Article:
SANFORD, Fla. – When students return to classrooms this fall, a healthy number of them will discuss the recent George Zimmerman trial and acquittal, which many activist teachers believe was an “injustice.”
So how will the activists teach about it?
Thehairpin.com, a self-described “women’s website,” recently asked several teachers for reaction.
“Rednecks are holding their heads a little higher and tapping the guns on their holsters eager for a stand your ground moment,” said one anonymous teacher from Alabama.
“I would be willing to talk to my students about it if they want to, but I would be hesitant to ‘teach’ it – especially because I teach literature. However, I often use real news stories or events from history to connect with the literature that they study in my classroom. I encourage my students to make connections to self, other texts, and the world while reading,” the English teacher said.
The teacher says another way to broach the issue is to talk about “vigilantes” and “mobs out for justice.”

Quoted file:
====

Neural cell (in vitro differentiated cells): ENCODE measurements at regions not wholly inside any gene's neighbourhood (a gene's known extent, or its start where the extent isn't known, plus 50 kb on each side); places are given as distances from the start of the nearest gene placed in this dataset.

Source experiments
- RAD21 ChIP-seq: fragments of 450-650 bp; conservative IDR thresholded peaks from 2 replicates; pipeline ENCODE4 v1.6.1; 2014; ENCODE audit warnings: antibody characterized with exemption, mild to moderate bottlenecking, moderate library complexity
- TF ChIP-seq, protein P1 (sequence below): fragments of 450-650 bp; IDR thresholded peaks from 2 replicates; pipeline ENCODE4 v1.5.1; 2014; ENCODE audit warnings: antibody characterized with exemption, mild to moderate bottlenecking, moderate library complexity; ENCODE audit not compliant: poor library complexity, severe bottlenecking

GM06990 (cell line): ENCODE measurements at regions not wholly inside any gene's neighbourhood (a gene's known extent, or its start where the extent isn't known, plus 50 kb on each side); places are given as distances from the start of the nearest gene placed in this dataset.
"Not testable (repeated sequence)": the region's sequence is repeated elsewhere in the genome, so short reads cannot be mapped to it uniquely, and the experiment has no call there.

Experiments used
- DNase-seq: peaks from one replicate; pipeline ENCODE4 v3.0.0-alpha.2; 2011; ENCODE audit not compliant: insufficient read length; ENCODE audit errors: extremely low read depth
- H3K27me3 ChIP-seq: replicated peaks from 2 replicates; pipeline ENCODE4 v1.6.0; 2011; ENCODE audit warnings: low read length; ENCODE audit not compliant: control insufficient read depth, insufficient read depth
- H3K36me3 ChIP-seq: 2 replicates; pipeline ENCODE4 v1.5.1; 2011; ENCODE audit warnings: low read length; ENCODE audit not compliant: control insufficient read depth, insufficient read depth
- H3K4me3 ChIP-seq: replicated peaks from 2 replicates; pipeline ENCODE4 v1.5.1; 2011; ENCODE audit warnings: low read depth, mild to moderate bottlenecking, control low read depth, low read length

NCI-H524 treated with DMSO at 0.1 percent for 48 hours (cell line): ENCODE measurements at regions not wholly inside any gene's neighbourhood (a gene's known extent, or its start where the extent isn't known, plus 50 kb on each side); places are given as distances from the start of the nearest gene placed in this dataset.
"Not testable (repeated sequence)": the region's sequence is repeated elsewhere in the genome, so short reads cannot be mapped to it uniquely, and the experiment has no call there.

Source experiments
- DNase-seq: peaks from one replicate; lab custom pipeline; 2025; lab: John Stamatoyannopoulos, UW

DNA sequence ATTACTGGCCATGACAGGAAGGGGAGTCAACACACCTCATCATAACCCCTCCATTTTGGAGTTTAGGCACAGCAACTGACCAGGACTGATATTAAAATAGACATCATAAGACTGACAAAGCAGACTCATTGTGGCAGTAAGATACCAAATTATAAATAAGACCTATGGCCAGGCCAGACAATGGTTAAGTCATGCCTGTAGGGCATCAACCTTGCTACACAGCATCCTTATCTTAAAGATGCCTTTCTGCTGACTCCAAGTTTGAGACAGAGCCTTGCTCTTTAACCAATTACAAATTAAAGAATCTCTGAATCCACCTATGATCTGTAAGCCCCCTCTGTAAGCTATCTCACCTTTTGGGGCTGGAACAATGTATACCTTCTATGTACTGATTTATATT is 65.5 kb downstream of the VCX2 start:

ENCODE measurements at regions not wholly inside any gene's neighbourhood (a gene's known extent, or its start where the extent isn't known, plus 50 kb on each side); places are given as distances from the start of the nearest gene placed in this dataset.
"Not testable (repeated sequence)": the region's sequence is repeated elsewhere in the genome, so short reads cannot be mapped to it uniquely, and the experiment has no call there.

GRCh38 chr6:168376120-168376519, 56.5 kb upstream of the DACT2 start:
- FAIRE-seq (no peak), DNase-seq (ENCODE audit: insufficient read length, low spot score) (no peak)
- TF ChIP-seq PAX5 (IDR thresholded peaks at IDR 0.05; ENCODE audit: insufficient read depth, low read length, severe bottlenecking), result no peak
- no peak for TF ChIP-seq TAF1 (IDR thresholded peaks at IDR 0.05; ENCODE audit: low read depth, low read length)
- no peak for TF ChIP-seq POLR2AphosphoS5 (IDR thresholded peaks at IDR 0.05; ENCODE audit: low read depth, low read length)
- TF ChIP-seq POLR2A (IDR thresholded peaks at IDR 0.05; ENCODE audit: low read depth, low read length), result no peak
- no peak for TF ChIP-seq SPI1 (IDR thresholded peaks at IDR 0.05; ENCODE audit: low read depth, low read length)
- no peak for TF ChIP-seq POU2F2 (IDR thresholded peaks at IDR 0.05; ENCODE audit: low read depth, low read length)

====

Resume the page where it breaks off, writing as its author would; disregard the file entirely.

Presumably, she’s talking about Zimmerman, and not the Al Sharpton-inspired mobs.
Abe Cohen, a Bronx high school teacher, told the site, “This is a particularly difficult issue to teach” because it cements “the disturbing power dynamics of a mostly white teaching force working with mostly nonwhite students.”
Cohen added that many students won’t want to talk about the case because “the fact that Florida law allows people to hunt and kill black youth isn’t particularly comforting.”
Neither is the reality of having a bunch of left-wing teachers trying to turn a horrific tragedy into a racial issue.
But not all teachers interviewed in the story were as unhinged or willfully oblivious of the facts.
Lindsey Hunter Lopez, a high school teacher in Burbank, California, claimed she will be more objective in her style.
“…I’d welcome discussing Trayvon, and I’d do my best to facilitate in a neutral way,” she told the site.
“Why does Trayvon Martin’s death seem to touch a nerve with the American public, I might ask. Now that the trial is over, why are people rioting?”
Hopefully this student-centered approach would lead to the all-important ‘critical thinking’ (a term often bandied about in education), as well as empowerment through expression, she said.
Misinformation and propaganda pushed by the likes of Al Sharpton will be prevalent in American classrooms this fall. It is critical parents are aware of what’s being taught and know how to take action when activists go too far.